Feb 27, 2020 - Technology

Scoop: Facebook hire aims to infuse ethics into product design

Photo: Omar Marques/SOPA Images/LightRocket/Getty Images

Facebook has hired the World Economic Forum's former head of technology policy, Zvika Krieger, as its new director of responsible innovation, Axios has learned.

Why it matters: In the wake of its many scandals and amid growing regulatory scrutiny, Facebook is looking to make sure it addresses ethical issues earlier in the design and engineering processes.

Details: The responsible innovation team that Krieger joins is not new, but has been growing in both size and importance.

  • The team is responsible for developing methods, tools and training that help address potential issues while products are still in the design and development phase. 
  • While Krieger helps manage the company's responsible innovation team, ultimately the unit (and Krieger) report to Margaret Stewart, vice president of product design, who oversees the broader Responsible Innovation and Design Core team.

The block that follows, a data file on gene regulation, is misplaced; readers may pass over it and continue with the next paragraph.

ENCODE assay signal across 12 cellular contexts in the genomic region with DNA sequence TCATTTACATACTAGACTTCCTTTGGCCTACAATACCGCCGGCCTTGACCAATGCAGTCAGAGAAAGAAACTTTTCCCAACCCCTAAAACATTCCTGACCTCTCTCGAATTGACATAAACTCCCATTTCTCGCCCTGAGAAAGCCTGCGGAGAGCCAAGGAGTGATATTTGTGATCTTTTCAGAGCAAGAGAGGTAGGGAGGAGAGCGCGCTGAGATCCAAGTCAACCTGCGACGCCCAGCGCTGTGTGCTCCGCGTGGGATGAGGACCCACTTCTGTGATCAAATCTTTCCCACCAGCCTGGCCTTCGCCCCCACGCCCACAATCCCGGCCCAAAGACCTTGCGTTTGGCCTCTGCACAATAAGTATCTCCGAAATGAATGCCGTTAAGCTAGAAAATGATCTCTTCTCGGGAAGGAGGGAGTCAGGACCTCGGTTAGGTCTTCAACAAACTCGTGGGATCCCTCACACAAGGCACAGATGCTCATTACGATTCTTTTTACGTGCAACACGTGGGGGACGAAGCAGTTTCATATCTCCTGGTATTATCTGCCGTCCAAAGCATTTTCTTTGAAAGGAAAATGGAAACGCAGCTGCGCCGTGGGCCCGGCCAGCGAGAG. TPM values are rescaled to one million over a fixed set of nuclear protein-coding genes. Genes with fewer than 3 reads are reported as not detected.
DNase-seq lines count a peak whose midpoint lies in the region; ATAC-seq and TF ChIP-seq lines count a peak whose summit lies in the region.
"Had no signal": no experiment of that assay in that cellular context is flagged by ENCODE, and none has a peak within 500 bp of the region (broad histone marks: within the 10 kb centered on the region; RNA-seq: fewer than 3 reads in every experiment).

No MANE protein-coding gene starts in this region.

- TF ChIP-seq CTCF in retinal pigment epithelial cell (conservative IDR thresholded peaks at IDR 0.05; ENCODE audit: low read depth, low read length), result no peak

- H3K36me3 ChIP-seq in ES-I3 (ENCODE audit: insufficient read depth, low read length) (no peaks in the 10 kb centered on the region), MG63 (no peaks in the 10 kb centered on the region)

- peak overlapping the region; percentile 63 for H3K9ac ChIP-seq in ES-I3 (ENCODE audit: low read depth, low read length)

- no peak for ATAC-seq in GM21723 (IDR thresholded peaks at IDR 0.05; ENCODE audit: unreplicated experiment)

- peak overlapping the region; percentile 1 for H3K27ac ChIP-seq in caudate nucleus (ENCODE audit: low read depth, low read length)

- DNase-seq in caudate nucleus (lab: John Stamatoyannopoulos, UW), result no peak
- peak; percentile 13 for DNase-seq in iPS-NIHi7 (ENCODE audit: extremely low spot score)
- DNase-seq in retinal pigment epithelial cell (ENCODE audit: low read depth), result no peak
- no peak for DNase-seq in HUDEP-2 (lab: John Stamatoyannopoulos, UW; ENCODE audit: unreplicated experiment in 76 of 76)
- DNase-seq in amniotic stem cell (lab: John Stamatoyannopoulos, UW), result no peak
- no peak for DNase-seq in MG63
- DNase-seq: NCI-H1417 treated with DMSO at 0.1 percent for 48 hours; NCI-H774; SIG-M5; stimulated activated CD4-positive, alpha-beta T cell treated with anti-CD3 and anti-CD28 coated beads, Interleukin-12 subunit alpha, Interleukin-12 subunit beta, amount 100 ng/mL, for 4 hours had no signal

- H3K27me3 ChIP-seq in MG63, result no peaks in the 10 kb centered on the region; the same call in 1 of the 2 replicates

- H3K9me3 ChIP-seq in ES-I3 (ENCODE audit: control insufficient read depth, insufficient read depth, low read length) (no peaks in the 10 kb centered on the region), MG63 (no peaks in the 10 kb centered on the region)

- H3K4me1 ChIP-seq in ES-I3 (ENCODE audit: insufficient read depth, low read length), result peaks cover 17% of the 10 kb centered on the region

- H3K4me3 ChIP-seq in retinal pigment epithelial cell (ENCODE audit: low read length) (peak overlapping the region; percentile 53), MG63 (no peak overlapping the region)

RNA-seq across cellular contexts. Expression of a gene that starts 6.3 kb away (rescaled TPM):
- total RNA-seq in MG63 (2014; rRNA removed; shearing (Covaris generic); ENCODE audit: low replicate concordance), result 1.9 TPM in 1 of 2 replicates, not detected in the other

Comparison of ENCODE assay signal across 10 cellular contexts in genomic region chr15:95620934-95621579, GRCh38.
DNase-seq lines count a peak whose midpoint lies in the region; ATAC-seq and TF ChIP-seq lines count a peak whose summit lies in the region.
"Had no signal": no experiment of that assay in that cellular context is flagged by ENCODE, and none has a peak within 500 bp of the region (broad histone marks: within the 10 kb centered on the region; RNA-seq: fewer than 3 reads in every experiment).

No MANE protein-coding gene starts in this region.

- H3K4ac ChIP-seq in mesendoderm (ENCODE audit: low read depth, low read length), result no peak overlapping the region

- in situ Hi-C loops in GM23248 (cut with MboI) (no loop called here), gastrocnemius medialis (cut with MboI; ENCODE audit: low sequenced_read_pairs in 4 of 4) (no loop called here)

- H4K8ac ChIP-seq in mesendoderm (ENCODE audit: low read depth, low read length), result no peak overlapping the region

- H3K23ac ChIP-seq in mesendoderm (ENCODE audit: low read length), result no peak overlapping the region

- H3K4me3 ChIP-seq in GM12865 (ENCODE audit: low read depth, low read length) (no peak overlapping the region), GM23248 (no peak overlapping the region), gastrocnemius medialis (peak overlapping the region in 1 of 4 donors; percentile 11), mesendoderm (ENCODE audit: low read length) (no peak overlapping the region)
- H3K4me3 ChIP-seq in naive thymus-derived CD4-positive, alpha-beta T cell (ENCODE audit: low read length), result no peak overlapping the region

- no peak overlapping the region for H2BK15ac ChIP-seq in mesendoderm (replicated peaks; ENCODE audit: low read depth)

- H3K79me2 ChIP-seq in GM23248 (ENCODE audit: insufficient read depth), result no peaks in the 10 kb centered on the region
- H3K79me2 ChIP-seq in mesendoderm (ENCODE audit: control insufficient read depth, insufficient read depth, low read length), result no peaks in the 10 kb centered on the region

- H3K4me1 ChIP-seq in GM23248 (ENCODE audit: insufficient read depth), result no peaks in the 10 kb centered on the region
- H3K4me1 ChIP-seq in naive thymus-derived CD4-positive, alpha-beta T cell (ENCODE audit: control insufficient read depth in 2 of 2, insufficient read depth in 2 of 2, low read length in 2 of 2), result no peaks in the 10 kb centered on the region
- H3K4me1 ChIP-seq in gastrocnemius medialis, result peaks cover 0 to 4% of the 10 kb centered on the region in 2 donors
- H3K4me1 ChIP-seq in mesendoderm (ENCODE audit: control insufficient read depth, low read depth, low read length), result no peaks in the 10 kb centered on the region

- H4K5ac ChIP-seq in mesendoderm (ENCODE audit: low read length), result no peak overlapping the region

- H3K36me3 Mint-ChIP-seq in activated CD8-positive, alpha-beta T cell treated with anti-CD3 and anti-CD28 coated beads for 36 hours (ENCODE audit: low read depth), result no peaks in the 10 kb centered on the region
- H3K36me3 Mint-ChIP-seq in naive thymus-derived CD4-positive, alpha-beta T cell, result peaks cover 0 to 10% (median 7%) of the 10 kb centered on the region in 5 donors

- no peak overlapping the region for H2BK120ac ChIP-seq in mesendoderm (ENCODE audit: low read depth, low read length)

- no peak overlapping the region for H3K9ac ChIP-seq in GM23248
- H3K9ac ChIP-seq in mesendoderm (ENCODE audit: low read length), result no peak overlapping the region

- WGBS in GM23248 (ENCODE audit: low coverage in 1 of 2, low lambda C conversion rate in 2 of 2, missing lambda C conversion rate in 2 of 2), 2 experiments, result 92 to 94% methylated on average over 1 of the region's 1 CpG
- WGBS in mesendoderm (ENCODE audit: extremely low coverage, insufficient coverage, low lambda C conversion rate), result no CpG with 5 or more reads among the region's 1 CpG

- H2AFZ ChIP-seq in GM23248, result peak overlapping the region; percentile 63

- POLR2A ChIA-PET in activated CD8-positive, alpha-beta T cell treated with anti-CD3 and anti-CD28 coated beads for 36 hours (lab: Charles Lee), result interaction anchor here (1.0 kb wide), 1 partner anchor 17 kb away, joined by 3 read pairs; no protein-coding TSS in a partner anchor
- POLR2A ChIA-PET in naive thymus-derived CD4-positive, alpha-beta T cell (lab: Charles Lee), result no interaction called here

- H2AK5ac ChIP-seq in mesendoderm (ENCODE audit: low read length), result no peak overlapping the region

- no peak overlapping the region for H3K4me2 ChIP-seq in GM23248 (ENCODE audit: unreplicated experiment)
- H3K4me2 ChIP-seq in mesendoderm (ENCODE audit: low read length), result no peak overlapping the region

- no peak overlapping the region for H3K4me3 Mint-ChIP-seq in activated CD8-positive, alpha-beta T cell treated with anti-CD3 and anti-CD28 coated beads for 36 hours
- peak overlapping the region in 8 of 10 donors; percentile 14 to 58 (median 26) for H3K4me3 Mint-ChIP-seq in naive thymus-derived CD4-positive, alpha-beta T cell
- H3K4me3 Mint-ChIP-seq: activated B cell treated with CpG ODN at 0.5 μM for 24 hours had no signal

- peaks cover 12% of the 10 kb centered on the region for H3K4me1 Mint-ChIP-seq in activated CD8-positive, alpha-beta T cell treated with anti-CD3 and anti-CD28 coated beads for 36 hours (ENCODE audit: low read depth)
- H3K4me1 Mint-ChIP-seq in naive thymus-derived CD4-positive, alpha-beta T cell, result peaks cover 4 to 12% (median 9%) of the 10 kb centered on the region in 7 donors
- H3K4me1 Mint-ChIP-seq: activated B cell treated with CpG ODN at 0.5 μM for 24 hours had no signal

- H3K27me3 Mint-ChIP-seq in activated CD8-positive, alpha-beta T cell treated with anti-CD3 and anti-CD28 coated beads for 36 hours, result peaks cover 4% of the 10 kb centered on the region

• Krieger's background also includes time in both the State and Defense Department, as well as nearly a decade as a journalist, serving as a correspondent for The Atlantic and Newsweek, among other publications.

What they're saying: Facebook confirmed Krieger's hiring to Axios.

"In this role, Zvika will support our teams very early in the product development process of new technologies and throughout the product development lifecycle to anticipate and minimize potential harm and ensure we are building responsibly. He will also oversee the development of training and educational resources focused on best practices and implementation."
— A Facebook representative said in a statement

The big picture: The goal of the responsible innovation effort, as Facebook sees it, is to add a dose of healthy skepticism alongside the optimism it still believes is needed for innovation.

  • CTO Mike Shroepfer talked about the vision at last year's F8, saying that the company learned a lot of painful lessons and needed to do a better job of anticipating the potential for misuse and other harms invited by new products. "We have to take those considerations in mind with every new thing we build," he said.

Go deeper: Facebook sharpens political ad rules ahead of 2020

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